How ZFS's version of RAID-5 can be better than normal RAID-5
ZFS's 'raidz' and 'raidz2' storage methods are single and dual parity, but they are not exactly the same as normal RAID-5 and RAID-6. The difference is in how each handles partial stripe writes, such as what happens when you write only a small amount to disk.
In a conventional RAID implementation, a partial write to a stripe also has to update the parity, which means additional disk IO (at least a disk read and a disk write). Even if this disk IO doesn't delay the nominal completion of the write, it puts more activity on your disks in general, and disks only support so many IO operations a second.
By contrast ZFS effectively avoids partial stripe writes, because ZFS doesn't rewrite data in place. Even when you update an existing file, ZFS writes new data blocks for the new data, and when it writes the new data blocks it can write new parity blocks for them as well. As a corollary, ZFS doesn't have to have a fixed stripe size (or a fixed chunk size); it just has to make sure that it has enough parity blocks on each separate write.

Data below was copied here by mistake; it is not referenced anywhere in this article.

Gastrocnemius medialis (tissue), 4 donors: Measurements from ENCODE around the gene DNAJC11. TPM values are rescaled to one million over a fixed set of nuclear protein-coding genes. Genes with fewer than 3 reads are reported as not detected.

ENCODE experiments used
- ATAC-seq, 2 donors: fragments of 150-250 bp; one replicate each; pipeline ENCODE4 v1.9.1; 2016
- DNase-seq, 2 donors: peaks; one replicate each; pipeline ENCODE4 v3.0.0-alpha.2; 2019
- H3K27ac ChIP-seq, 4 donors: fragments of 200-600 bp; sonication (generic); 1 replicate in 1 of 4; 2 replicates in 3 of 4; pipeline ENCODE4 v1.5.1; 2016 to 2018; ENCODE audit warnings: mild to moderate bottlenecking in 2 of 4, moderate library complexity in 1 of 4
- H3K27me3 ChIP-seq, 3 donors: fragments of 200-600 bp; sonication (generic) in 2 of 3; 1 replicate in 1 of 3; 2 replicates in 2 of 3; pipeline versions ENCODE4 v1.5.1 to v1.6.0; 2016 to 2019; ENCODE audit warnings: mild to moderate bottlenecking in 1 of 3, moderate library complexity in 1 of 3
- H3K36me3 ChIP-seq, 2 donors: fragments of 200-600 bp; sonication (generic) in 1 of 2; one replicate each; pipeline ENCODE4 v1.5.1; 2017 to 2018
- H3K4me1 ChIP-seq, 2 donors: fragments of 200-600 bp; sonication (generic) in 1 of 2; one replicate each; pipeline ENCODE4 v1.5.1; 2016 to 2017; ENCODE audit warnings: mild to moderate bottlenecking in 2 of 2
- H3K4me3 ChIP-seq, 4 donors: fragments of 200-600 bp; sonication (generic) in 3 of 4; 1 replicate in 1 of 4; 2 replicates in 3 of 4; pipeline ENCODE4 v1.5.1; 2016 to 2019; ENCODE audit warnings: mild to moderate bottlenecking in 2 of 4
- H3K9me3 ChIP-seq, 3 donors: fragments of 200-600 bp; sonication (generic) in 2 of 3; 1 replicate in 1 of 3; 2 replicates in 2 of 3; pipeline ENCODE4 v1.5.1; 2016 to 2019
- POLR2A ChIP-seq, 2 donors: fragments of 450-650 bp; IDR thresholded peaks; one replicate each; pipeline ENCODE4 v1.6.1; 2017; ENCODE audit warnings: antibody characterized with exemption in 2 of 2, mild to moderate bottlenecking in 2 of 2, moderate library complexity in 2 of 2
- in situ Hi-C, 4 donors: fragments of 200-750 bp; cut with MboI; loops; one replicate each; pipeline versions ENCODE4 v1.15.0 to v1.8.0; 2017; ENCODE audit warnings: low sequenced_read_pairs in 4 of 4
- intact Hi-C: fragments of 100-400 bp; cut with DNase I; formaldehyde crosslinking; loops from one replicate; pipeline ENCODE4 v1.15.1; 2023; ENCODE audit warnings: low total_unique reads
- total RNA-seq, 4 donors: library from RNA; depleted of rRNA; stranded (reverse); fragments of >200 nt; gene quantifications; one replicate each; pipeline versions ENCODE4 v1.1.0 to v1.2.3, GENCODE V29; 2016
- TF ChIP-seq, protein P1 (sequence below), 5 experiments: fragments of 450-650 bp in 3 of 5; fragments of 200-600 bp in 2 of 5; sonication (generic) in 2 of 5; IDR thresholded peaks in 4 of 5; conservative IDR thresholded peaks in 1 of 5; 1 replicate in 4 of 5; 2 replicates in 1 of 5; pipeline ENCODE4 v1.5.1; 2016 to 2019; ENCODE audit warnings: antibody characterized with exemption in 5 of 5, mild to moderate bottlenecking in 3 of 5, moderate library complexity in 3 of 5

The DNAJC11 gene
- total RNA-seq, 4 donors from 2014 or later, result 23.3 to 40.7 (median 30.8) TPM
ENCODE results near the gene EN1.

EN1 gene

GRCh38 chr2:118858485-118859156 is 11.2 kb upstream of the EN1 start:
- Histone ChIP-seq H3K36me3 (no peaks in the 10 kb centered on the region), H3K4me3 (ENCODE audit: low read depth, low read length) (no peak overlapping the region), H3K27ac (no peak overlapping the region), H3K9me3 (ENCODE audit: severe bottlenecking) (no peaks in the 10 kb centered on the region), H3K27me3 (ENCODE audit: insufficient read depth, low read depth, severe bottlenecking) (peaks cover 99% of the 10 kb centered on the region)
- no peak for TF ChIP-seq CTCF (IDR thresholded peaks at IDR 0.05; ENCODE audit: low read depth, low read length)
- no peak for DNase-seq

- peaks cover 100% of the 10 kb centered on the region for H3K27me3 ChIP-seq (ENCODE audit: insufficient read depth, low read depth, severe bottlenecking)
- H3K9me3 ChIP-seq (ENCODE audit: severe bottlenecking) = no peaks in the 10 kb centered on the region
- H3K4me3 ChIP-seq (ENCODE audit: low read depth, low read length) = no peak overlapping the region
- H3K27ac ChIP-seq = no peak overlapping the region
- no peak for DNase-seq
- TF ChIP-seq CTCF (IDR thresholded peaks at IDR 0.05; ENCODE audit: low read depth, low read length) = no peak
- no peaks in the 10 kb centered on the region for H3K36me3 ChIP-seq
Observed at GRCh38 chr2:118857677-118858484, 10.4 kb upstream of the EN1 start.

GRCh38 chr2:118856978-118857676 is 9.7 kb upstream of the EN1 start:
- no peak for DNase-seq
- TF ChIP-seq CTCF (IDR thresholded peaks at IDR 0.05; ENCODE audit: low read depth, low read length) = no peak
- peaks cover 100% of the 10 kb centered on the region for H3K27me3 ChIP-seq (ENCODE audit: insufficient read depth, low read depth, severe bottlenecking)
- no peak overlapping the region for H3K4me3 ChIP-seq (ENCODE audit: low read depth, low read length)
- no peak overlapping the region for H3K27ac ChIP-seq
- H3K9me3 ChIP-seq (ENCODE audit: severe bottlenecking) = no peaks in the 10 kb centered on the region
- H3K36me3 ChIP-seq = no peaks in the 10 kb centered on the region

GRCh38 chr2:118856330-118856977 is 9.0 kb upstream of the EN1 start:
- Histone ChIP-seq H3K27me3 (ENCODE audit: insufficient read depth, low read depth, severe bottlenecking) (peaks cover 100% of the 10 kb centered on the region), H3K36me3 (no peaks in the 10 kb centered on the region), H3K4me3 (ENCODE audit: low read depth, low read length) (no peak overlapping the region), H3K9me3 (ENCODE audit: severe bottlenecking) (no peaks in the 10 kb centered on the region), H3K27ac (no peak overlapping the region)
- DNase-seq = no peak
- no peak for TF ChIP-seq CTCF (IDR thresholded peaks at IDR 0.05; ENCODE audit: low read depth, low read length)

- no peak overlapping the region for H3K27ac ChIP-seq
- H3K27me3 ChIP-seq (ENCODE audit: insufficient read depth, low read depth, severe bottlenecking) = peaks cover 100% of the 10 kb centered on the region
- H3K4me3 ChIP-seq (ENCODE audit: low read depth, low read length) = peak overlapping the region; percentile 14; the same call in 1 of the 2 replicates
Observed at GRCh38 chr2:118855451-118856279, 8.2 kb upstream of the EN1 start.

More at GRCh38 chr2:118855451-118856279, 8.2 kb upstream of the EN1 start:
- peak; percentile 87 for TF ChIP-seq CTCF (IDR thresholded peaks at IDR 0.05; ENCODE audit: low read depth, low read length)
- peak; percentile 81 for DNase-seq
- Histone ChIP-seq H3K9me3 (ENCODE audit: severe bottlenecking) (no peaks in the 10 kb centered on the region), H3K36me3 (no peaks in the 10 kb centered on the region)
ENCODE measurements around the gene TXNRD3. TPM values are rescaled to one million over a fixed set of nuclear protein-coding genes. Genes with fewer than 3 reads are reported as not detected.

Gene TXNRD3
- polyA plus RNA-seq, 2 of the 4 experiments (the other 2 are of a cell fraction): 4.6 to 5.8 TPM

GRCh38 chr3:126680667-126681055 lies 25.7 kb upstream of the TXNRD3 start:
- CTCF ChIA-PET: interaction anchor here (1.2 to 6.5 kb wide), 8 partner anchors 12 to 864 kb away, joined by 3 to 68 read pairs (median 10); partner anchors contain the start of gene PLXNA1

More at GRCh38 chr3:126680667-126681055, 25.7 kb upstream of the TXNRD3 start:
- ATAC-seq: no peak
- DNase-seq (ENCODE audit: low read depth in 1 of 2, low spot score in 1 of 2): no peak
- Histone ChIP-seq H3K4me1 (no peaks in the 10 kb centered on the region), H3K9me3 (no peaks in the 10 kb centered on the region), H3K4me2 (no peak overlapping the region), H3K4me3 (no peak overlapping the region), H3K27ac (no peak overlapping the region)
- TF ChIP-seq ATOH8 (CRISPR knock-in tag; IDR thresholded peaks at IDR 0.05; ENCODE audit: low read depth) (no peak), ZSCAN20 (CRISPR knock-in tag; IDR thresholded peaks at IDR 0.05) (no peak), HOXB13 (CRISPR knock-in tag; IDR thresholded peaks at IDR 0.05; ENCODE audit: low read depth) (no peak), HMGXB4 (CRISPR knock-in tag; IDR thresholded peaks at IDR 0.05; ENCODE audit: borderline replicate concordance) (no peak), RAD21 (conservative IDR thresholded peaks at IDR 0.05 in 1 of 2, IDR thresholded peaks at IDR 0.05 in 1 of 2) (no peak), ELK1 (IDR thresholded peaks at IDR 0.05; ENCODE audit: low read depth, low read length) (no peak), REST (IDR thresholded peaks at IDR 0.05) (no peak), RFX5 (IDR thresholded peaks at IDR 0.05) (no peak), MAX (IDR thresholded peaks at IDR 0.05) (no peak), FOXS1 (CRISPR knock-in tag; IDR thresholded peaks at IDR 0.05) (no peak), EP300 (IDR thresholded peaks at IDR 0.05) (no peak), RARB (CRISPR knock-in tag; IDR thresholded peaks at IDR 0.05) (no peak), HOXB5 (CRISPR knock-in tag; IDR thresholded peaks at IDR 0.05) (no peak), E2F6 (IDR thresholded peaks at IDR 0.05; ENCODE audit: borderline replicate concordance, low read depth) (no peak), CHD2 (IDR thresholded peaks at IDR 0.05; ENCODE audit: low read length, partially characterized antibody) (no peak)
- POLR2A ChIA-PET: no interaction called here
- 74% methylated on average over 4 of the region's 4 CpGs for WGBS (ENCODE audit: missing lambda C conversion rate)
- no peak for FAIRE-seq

(This does raise interesting questions of how you make sure that parity doesn't use too much of your disk space if you're doing lots of separate small writes, since such small stripes may not span all of the disks in your pool.)
ZFS can do this sort of thing because it knows what areas of the disk do and don't have data, so it can wander around doing intelligent updates. Disk-level RAID has to assume that all data blocks are live and so has to always update parity any time one of them is touched; the only saving it gets is not having to do a read-modify-write cycle if you write a full stripe.
(There are also some reliability advantages of never doing partial stripe rewrites; see Jeff Bonwick.)